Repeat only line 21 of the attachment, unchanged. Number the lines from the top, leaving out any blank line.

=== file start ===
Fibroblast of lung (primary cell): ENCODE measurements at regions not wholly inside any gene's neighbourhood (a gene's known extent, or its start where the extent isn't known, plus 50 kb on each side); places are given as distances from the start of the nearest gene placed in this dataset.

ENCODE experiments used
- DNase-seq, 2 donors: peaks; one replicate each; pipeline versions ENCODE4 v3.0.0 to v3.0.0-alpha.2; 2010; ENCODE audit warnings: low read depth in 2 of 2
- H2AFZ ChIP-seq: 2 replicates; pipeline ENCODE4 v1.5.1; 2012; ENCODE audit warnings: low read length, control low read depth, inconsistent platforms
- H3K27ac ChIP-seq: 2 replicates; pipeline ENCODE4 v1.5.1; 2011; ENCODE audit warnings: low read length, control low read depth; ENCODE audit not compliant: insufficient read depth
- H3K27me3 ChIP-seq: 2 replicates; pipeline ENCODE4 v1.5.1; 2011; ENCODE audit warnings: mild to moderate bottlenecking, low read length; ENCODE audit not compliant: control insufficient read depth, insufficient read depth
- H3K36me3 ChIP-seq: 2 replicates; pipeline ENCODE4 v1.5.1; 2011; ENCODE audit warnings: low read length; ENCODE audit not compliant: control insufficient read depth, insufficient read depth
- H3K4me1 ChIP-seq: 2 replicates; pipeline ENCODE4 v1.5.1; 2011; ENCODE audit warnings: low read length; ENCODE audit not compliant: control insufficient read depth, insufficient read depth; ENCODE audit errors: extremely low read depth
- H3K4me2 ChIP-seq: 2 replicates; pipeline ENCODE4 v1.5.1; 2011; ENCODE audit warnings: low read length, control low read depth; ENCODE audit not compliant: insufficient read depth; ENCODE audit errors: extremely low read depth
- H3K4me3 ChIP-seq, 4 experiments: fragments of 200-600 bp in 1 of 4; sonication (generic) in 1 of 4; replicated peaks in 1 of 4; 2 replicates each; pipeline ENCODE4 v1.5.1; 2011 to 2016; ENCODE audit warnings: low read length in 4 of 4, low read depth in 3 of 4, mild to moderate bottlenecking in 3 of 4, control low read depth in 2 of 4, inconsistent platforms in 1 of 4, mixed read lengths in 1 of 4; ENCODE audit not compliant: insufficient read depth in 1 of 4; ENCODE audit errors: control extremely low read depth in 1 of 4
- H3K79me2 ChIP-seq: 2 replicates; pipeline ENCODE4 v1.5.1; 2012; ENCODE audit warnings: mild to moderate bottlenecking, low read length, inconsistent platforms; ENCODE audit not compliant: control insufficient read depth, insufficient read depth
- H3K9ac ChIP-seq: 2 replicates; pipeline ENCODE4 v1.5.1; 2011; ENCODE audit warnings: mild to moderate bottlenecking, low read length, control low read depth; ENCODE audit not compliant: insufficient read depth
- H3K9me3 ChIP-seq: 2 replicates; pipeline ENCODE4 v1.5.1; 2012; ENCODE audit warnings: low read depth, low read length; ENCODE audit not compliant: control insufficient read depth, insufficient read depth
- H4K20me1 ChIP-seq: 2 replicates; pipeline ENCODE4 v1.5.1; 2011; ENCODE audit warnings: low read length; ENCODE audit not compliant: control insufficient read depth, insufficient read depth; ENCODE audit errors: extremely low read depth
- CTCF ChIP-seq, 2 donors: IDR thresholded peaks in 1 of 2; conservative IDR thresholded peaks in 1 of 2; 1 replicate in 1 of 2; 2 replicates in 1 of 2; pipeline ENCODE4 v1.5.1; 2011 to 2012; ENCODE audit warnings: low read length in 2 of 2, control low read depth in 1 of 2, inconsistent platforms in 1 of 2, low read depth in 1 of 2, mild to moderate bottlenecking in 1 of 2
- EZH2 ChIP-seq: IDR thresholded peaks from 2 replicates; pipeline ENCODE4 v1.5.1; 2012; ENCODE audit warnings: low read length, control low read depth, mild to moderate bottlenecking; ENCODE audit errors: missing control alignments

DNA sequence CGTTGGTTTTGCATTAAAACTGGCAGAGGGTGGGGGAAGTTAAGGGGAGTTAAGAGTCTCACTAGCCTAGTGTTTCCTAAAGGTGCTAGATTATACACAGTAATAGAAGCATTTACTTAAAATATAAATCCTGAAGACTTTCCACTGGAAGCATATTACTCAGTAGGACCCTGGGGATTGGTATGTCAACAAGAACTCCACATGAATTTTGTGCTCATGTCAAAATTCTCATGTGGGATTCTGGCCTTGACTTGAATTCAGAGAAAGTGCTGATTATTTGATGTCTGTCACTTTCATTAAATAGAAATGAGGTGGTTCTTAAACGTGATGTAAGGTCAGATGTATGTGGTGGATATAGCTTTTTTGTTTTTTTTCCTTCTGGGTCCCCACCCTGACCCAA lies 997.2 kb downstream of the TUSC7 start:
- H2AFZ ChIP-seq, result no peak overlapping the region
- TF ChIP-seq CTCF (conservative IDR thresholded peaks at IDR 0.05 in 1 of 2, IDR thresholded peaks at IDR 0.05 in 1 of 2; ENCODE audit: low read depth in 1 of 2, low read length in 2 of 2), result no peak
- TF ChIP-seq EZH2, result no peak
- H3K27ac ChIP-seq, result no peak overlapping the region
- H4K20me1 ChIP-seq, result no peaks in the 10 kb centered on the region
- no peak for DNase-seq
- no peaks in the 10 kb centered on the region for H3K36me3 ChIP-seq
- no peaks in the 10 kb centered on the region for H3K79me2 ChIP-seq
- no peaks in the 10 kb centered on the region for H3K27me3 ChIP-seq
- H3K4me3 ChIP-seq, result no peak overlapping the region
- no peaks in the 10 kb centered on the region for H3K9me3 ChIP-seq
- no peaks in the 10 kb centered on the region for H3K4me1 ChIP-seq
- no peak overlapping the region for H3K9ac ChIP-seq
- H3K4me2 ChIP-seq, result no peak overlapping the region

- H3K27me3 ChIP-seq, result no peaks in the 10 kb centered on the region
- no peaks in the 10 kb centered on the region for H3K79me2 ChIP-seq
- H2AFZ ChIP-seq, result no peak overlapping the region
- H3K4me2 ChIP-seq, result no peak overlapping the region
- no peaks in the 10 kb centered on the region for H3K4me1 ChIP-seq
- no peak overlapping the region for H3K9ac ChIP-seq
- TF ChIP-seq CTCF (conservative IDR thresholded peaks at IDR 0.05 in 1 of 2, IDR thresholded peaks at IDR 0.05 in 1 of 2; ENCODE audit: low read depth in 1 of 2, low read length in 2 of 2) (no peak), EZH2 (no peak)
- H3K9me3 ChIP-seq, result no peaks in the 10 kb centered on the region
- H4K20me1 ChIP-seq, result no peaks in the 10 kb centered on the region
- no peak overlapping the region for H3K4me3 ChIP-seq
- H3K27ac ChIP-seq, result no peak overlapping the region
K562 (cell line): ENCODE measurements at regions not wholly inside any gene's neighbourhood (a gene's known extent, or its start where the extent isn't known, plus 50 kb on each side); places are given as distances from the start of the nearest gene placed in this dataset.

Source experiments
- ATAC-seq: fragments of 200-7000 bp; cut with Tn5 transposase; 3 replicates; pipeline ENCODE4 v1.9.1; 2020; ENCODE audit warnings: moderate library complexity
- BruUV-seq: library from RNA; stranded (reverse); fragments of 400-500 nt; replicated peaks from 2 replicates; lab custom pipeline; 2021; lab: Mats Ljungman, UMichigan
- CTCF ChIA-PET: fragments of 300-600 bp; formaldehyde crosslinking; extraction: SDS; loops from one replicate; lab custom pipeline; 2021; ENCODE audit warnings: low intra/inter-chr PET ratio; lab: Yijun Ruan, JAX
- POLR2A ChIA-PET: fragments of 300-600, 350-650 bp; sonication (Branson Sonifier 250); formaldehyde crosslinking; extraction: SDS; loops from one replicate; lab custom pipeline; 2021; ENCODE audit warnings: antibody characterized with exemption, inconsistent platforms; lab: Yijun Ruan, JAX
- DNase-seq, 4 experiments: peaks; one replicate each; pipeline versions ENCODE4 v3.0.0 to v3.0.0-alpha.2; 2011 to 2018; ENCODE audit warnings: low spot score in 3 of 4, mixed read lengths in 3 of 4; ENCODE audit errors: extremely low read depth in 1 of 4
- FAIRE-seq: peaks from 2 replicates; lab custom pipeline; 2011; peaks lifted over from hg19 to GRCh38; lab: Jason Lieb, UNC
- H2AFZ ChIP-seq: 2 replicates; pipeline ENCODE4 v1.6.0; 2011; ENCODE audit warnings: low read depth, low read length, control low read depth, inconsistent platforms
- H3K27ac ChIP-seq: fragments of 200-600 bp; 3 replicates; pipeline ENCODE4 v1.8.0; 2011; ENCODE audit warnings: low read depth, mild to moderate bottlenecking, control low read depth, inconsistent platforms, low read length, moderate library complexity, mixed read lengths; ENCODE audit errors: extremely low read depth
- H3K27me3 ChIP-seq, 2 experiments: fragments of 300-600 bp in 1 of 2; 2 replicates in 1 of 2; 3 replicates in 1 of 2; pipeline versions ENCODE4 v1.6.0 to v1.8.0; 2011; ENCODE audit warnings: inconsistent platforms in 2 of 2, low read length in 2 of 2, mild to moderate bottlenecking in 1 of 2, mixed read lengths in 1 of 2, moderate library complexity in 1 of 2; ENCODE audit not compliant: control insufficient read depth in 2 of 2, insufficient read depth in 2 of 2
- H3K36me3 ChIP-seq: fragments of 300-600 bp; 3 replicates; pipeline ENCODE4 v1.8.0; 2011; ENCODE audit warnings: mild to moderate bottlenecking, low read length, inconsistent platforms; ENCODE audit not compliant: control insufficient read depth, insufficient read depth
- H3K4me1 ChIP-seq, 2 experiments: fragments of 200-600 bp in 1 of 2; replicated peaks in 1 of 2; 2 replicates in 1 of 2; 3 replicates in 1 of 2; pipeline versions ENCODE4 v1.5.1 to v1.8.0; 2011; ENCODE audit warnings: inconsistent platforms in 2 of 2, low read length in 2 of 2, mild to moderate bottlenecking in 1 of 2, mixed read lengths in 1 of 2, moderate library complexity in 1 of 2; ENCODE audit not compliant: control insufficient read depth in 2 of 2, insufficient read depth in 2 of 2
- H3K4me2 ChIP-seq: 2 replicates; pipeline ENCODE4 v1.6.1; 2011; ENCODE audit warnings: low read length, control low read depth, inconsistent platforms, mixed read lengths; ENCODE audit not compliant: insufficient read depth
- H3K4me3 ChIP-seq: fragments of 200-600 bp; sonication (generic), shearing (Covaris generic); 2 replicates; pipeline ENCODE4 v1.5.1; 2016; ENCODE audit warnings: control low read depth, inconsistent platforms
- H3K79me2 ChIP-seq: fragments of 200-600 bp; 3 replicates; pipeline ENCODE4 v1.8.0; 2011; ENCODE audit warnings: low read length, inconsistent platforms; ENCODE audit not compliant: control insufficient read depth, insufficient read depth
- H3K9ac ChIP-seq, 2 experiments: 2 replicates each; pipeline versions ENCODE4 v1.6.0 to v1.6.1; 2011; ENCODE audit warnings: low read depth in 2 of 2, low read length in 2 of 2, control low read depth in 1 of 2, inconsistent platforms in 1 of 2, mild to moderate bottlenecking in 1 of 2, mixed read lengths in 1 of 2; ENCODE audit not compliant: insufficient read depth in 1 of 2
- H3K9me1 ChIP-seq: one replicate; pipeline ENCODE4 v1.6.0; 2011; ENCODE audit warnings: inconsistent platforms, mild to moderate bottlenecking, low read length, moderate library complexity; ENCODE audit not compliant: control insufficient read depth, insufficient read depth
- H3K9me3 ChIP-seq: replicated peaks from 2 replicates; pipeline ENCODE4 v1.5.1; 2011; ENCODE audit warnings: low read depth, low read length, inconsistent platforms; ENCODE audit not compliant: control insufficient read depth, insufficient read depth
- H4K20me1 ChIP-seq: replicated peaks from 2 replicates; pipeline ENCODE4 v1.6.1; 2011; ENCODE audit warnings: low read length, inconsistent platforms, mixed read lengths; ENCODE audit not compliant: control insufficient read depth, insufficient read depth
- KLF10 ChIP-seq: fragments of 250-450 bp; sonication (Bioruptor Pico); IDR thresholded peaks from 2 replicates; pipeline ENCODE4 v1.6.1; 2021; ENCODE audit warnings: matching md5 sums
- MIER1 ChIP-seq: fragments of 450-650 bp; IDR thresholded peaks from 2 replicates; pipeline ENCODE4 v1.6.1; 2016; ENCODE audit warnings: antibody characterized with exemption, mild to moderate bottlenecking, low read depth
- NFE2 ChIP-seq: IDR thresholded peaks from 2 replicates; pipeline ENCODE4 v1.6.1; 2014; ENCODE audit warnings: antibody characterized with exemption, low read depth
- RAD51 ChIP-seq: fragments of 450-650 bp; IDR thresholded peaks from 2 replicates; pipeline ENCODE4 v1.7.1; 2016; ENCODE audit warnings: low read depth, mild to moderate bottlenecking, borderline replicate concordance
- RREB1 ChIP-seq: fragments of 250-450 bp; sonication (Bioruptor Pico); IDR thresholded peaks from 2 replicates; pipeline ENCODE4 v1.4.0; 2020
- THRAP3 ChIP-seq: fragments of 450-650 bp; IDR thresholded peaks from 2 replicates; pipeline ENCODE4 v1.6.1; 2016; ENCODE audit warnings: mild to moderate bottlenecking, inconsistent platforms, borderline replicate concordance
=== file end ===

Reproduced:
- H3K27ac ChIP-seq, result no peak overlapping the region